Recurrent Cellulitis: Risk Factors, Etiology, Pathogenesis and Treatment

Skin, Soft Tissue, Bone and Joint Infectious Diseases (N Safdar, Section Editor)

DOI: 10.1007/s11908-014-0422-0

Cite this article as:
Chlebicki, M.P. & Oh, C.C. Curr Infect Dis Rep (2014) 16: 422. doi:10.1007/s11908-014-0422-0
Part of the following topical collections:
  1. Topical Collection on Skin, Soft Tissue, Bone and Joint Infections


Erysipelas and uncomplicated cellulitis are common infections that tend to recur in a substantial proportion of affected patients following an initial episode, especially if the predisposing condition is chronic lymphedema. All patients who suffer an episode of cellulitis should be carefully evaluated to establish the risk of recurrence. Several predisposing conditions (such as lymphedema and skin conditions that serve as a portal of entry for bacteria) can be effectively treated in order to reduce the risk of relapse. The medical literature provides convincing evidence that antimicrobial prophylaxis can markedly reduce the frequency of relapse of erysipelas. Two recent studies performed by the ‘Prophylactic Antibiotics for the Treatment of Cellulitis at Home’ (PATCH) group have clearly confirmed the efficacy of antimicrobial prophylaxis. Penicillin remains the drug of choice. Treatment options in patients with penicillin allergy are limited by the rising prevalence of macrolide resistance among group A streptococci. Further research is required to clarify the optimal penicillin regimen as well as to develop new therapies for patients with allergy to penicillin.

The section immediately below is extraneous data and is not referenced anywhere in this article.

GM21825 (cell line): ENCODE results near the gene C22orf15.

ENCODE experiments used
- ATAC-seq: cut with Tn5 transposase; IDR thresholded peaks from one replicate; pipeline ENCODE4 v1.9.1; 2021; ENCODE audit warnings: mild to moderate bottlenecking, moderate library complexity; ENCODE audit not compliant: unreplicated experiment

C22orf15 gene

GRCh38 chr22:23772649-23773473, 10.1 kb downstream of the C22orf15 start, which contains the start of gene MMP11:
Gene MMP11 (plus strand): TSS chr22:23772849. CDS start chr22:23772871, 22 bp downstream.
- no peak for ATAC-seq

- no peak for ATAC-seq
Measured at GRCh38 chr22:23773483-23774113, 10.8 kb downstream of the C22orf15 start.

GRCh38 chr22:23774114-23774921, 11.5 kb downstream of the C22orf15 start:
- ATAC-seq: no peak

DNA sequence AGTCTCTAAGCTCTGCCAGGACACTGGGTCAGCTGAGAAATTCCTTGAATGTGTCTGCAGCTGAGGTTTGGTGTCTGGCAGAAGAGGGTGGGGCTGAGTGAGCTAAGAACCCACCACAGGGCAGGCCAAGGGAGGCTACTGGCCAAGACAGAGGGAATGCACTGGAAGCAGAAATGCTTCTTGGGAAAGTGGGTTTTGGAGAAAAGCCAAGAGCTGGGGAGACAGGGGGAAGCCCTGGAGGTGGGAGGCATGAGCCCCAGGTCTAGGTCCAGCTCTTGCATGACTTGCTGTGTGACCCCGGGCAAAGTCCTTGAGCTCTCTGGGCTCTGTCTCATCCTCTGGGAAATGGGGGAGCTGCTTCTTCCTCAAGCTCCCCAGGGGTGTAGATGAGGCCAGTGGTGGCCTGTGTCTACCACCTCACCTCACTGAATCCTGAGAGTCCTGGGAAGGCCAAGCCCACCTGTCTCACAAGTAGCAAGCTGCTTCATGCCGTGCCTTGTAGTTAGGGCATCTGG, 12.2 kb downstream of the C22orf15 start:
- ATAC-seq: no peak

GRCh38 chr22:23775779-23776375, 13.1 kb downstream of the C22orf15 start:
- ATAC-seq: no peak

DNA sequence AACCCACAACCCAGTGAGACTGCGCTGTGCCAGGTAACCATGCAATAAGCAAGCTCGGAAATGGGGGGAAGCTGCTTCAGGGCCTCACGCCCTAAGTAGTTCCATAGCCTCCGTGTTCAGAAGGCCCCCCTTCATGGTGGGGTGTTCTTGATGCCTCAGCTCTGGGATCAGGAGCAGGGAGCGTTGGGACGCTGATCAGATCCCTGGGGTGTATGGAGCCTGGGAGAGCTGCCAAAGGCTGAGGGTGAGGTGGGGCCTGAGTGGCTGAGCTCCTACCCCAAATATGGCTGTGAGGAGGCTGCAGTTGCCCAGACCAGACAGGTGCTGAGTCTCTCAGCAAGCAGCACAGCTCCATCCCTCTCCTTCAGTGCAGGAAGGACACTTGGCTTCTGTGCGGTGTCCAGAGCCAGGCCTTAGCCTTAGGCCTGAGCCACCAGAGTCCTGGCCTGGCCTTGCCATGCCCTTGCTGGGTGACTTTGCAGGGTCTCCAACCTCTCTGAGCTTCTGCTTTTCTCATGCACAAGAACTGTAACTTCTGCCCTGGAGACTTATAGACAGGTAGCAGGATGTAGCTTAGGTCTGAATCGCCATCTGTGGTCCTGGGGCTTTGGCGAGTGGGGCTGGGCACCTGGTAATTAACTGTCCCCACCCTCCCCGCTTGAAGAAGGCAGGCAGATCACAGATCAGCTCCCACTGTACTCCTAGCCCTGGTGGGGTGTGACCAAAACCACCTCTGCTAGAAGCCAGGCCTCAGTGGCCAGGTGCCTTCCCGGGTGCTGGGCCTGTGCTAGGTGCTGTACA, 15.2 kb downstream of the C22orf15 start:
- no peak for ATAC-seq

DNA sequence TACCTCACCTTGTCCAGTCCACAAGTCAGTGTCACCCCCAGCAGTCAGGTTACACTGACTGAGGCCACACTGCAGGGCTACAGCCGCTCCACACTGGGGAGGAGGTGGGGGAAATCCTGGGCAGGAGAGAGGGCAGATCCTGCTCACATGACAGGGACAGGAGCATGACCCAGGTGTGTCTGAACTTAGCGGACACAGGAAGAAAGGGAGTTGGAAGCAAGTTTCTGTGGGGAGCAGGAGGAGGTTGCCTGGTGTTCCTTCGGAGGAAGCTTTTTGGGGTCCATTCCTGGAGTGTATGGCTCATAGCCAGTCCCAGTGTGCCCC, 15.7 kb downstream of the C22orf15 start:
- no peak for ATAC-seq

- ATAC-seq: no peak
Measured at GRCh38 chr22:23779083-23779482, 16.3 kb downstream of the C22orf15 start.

Erysipelas Cellulitis Recurrence Antibiotic prophylaxis Lymphedema 

Copyright information

© Springer Science+Business Media New York 2014

Authors and Affiliations

  1. 1.Department of Infectious DiseasesSingapore General HospitalSingaporeSingapore
  2. 2.Department of DermatologySingapore General HospitalSingaporeSingapore

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